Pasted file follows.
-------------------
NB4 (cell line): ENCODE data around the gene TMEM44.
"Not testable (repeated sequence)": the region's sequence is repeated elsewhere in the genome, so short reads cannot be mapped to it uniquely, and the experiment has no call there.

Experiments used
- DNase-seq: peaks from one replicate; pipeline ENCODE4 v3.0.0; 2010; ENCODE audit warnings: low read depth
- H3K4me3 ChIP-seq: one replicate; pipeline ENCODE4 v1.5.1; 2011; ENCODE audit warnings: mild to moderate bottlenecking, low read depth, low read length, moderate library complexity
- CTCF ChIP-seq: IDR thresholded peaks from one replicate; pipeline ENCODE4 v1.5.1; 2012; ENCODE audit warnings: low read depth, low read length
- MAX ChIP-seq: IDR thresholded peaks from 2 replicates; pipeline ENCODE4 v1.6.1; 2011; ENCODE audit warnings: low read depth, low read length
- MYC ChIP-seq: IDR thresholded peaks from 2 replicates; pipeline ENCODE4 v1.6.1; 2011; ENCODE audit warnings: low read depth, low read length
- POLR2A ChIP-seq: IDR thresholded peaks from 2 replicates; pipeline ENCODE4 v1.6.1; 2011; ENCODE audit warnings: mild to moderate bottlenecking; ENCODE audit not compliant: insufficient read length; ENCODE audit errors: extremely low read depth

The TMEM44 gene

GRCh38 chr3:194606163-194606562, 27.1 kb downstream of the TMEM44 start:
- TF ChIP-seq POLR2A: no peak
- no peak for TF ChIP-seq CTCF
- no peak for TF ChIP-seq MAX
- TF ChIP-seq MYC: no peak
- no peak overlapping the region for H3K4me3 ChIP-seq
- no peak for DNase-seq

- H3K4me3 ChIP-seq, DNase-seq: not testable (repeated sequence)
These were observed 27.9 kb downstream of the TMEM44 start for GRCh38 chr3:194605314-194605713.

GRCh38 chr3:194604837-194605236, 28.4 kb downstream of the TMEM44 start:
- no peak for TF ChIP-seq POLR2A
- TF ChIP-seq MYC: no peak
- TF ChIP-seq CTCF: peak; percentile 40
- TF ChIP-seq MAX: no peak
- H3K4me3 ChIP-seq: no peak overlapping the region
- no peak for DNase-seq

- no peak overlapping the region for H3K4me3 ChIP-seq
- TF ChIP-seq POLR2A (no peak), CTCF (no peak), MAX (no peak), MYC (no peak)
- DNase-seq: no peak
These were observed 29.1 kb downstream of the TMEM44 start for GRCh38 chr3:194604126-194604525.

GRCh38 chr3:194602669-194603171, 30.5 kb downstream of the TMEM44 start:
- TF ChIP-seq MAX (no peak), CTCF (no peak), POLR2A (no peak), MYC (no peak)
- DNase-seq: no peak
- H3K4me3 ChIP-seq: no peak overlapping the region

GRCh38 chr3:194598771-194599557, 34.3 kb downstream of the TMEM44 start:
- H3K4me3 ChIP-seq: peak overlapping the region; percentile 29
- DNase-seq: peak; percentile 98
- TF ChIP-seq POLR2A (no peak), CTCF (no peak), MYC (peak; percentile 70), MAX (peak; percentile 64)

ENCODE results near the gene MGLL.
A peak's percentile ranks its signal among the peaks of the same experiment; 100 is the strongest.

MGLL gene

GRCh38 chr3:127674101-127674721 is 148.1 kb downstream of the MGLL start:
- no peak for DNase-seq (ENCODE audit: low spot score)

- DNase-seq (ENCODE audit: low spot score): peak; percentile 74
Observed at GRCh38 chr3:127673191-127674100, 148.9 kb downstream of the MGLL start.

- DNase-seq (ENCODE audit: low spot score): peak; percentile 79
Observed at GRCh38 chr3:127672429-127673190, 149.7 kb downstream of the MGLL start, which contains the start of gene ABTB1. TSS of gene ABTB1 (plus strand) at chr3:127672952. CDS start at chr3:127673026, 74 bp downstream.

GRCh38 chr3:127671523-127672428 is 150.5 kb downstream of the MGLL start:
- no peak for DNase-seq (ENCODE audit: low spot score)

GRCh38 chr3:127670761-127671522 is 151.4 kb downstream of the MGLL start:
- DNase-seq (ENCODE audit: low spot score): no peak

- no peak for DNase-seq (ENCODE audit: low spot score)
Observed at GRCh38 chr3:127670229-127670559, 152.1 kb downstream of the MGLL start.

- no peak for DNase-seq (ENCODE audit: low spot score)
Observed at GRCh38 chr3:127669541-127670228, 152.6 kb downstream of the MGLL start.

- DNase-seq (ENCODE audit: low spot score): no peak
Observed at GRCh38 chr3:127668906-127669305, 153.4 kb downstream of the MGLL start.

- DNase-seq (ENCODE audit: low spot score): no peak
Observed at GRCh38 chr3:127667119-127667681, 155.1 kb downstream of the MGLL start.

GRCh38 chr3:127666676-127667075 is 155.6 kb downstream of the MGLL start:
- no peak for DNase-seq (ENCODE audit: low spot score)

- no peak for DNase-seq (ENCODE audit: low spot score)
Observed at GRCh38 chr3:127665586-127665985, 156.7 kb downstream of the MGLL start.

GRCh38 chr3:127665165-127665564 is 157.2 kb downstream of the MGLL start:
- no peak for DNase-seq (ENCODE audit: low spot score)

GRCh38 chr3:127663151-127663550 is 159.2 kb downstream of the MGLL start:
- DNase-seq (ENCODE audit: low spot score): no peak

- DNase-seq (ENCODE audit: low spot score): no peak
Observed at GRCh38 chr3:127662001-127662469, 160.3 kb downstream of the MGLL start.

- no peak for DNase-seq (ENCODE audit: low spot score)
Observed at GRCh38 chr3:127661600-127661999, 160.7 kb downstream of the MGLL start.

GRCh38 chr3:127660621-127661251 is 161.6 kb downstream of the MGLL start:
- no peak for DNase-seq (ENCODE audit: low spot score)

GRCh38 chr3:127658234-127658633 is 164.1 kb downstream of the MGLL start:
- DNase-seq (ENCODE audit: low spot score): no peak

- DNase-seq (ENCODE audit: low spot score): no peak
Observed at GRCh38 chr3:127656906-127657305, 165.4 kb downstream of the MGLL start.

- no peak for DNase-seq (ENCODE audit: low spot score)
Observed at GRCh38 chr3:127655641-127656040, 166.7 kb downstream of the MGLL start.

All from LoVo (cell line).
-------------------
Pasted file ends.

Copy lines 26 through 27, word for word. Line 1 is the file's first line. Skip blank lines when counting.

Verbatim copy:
- no peak for DNase-seq

- no peak overlapping the region for H3K4me3 ChIP-seq